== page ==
China's coal market impact challenges Newcastle benchmark, traditional supply routes
By James O'Connell in Singapore
November 28, 2011 - China’s rapidly expanding coal-fired installed capacity has radically altered traditional global supply demand trade routes in the last three years, when for the first time the North Asian nation became a net importer of thermal coal.
This swift nature of this move caught many market players by surprise in 2008 but as we close out 2011 it is challenging established thermal coal benchmarks with the standard benchmark FOB Newcastle 6,000 kcal/kg NAR under threat. (See related chart: Daily Coal Price Trends – Physical: Aug 26 - Nov 24, 2011).
Furthermore, even miners in the United States are casting their eyes over a lucrative market that could help breathe life back into its industry and break the negative growth story in that region. What lies ahead?
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The immediate answer is new FOB Australia assessments. The coal industry has seen the launch of delivered China assessments and while one has traded a few times neither has aggressively captured the imagination of the trading community.
One underlying reason for this is the basis for the pricing of high calorific coal in Asia has been removed – volume.
Liquidity in the Newcastle benchmark has been sliced in half and "this suggests the index is losing relevance…particularly in the face of increasing importance of China," Hayden Atkins, Macquarie analyst wrote in mid-November. (See related chart: Liquidity in Newcastle physical spot: 2009-2011).
He also raised questions as to how such a benchmark could be representative "of current market pricing which has implications for expectations of coal prices achieved by miners."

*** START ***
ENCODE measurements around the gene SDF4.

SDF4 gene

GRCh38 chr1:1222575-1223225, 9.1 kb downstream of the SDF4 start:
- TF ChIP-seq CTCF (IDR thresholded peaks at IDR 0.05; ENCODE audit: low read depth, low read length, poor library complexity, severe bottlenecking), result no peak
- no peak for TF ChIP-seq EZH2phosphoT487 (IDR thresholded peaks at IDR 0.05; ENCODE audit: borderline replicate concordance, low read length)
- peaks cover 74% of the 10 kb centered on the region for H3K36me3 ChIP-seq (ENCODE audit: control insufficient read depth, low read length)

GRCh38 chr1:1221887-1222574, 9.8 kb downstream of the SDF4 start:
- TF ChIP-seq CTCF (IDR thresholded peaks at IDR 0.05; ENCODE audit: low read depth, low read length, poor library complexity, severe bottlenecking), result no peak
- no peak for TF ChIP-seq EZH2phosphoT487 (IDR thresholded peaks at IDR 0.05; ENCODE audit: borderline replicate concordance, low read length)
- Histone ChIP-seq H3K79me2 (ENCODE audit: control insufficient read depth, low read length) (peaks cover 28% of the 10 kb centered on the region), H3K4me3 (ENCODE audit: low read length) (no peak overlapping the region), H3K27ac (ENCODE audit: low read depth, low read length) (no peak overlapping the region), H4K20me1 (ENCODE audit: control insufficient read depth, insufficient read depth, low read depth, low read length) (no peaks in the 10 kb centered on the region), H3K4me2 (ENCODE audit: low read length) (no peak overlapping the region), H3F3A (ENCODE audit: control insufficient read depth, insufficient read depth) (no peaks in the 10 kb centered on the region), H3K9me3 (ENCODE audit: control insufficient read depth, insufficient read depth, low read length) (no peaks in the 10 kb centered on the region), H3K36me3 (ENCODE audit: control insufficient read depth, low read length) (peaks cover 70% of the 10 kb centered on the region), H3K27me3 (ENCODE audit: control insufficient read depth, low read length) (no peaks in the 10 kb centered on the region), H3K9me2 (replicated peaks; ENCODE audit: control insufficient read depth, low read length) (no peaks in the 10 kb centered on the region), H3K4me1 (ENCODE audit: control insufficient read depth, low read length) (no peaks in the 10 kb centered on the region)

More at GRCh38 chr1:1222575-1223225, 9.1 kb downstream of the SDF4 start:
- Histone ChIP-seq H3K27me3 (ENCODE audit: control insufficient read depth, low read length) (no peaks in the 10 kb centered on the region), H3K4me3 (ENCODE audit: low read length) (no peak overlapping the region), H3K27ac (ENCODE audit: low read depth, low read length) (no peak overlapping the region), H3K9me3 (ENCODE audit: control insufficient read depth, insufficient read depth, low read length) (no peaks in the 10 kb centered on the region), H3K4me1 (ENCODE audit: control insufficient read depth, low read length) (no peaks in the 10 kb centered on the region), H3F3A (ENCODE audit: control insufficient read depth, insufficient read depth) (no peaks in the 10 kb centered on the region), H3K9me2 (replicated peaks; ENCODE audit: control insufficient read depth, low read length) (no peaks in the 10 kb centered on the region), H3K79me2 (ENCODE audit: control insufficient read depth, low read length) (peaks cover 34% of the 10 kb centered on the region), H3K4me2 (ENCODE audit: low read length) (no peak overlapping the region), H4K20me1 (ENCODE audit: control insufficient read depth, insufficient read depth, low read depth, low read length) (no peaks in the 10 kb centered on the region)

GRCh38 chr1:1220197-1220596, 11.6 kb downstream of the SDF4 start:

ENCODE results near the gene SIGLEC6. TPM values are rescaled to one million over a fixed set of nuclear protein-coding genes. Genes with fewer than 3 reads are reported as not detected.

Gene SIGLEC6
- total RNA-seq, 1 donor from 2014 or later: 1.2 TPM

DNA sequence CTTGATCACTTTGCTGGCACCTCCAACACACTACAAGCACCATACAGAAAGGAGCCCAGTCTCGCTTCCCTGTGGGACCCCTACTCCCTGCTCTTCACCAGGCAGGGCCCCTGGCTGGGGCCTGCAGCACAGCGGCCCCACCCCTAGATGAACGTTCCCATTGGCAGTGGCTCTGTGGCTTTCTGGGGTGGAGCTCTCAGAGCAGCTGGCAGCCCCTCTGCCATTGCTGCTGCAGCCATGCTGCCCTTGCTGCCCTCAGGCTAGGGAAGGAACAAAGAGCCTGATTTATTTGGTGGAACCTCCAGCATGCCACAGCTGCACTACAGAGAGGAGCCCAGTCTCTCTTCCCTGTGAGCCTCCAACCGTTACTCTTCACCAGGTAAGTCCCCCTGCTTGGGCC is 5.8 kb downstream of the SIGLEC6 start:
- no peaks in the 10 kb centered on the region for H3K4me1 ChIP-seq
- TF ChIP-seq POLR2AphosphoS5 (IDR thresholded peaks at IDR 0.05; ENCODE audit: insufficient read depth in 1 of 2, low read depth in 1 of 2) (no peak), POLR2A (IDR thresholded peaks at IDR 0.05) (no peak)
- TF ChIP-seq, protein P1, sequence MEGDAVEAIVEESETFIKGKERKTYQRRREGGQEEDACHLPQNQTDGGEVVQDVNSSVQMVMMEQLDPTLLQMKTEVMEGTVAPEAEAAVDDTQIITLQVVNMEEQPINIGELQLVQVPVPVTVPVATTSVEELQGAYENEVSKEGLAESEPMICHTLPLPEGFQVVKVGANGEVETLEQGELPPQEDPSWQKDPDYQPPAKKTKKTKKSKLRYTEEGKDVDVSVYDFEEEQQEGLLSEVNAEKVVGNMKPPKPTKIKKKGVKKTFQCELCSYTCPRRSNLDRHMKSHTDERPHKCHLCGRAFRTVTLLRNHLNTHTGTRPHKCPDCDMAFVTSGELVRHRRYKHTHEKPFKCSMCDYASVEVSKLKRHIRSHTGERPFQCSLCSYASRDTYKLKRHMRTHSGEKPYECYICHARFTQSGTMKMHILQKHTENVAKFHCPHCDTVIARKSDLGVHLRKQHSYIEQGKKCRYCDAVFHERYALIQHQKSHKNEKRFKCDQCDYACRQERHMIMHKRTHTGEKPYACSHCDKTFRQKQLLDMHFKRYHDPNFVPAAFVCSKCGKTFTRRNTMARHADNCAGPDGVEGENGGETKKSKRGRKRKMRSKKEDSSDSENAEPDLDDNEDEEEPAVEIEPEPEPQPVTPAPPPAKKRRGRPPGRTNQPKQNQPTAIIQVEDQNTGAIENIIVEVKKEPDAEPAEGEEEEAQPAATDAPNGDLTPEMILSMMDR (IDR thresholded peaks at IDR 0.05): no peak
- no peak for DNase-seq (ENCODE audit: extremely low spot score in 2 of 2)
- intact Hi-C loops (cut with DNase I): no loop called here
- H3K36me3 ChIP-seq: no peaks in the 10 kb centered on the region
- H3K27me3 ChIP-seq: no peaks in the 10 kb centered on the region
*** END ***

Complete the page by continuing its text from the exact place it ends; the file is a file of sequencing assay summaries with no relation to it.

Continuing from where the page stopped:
The decline of liquidity in the FOB Newcastle 6,000 kcal/kg NAR has seen a separate product grow in importance – a 5,500 kcal/kg NAR product which the Chinese traders and end users have consistently and with repeatability pursued in the market.
Platts is naturally not sitting still. Over several months it has been engaging with the Asian coal community and is proposing the first ever 7-45 days thermal coal assessment for FOB Newcastle 5,500 kcal/kg NAR.
We continue to solicit feedback until December 12, 2011, and feel free to contribute to this project with an email to myself email@example.com or to firstname.lastname@example.org with your thoughts.
"There are probably two factors that have affected NEWC liquidity. First is the drop in Japanese demand this year, although this is looking smaller than expected with the loss this year ~5 million mt. More important seems to be the rising importance in Chinese demand for Australian coal, which is based on competitiveness of import vs. domestic coal. At no point have NEWC prices been competitive with Chinese domestic coal this year, and it seems that none of the increase in tones to China (expected to be rise 4.5 million mt in 2011) is being priced anywhere near the NEWC index," Atkins said and goes even further to suggest: "With China accounting for all of the incremental thermal coal exported from Australia this year, this raises questions about how representative the NEWC index is of the marginal tonne of coal currently being priced in the market." (See related chart: Australian marginal tonne of exports to China: Jan 2010 - Sep 2011).
On a wider basis, the massive consumption boom in electronic goods, automobiles and the ever increasing rural to urban migration pattern has been fuelling the economic growth that has seen the Middle Kingdom record double digit GDP growth year after year. China should no longer be viewed as a producer nation; it’s fast becoming a consumer nation.
The urbanization of China has seen traditional three-generation family homes break up while migration patterns are no longer seasonal, but permanent or semi-permanent.
Almost exactly half of China’s 1.35 billion population now lives in an urban environment a sea-change from 1990 levels of about 26% – resulting in the housing boom and each new apartment creating additional white-goods demand.
Experts suggest this workforce flow is unlikely to stop any time soon with forecasts ranging between 60-70% in terms of urban population by 2035.
Next page: World’s largest coal producer becoming a major importer